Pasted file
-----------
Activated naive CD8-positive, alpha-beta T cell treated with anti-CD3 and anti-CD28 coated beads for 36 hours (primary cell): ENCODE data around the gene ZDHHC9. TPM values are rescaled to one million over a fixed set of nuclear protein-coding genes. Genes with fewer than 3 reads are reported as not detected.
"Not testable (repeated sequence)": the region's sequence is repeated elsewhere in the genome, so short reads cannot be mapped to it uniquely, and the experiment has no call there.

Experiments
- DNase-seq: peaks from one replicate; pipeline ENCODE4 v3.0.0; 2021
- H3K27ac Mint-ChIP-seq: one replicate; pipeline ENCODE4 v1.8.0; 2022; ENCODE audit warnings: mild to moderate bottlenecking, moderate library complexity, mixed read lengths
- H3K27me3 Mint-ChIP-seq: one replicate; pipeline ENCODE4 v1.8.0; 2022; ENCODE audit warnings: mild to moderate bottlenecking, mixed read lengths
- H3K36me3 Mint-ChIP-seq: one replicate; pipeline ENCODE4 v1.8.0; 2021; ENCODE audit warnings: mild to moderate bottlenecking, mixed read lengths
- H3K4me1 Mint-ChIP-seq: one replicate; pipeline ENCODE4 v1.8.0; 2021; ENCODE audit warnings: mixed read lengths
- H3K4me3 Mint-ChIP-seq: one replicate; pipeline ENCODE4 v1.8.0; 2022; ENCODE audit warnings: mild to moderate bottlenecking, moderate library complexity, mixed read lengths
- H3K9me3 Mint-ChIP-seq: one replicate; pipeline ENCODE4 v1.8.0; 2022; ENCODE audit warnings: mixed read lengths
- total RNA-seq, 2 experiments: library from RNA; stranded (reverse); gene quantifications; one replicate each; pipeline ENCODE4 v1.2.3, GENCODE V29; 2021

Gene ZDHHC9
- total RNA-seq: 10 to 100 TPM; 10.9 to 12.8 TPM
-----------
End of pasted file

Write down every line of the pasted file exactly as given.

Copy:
Activated naive CD8-positive, alpha-beta T cell treated with anti-CD3 and anti-CD28 coated beads for 36 hours (primary cell): ENCODE data around the gene ZDHHC9. TPM values are rescaled to one million over a fixed set of nuclear protein-coding genes. Genes with fewer than 3 reads are reported as not detected.
"Not testable (repeated sequence)": the region's sequence is repeated elsewhere in the genome, so short reads cannot be mapped to it uniquely, and the experiment has no call there.

Experiments
- DNase-seq: peaks from one replicate; pipeline ENCODE4 v3.0.0; 2021
- H3K27ac Mint-ChIP-seq: one replicate; pipeline ENCODE4 v1.8.0; 2022; ENCODE audit warnings: mild to moderate bottlenecking, moderate library complexity, mixed read lengths
- H3K27me3 Mint-ChIP-seq: one replicate; pipeline ENCODE4 v1.8.0; 2022; ENCODE audit warnings: mild to moderate bottlenecking, mixed read lengths
- H3K36me3 Mint-ChIP-seq: one replicate; pipeline ENCODE4 v1.8.0; 2021; ENCODE audit warnings: mild to moderate bottlenecking, mixed read lengths
- H3K4me1 Mint-ChIP-seq: one replicate; pipeline ENCODE4 v1.8.0; 2021; ENCODE audit warnings: mixed read lengths
- H3K4me3 Mint-ChIP-seq: one replicate; pipeline ENCODE4 v1.8.0; 2022; ENCODE audit warnings: mild to moderate bottlenecking, moderate library complexity, mixed read lengths
- H3K9me3 Mint-ChIP-seq: one replicate; pipeline ENCODE4 v1.8.0; 2022; ENCODE audit warnings: mixed read lengths
- total RNA-seq, 2 experiments: library from RNA; stranded (reverse); gene quantifications; one replicate each; pipeline ENCODE4 v1.2.3, GENCODE V29; 2021

Gene ZDHHC9
- total RNA-seq: 10 to 100 TPM; 10.9 to 12.8 TPM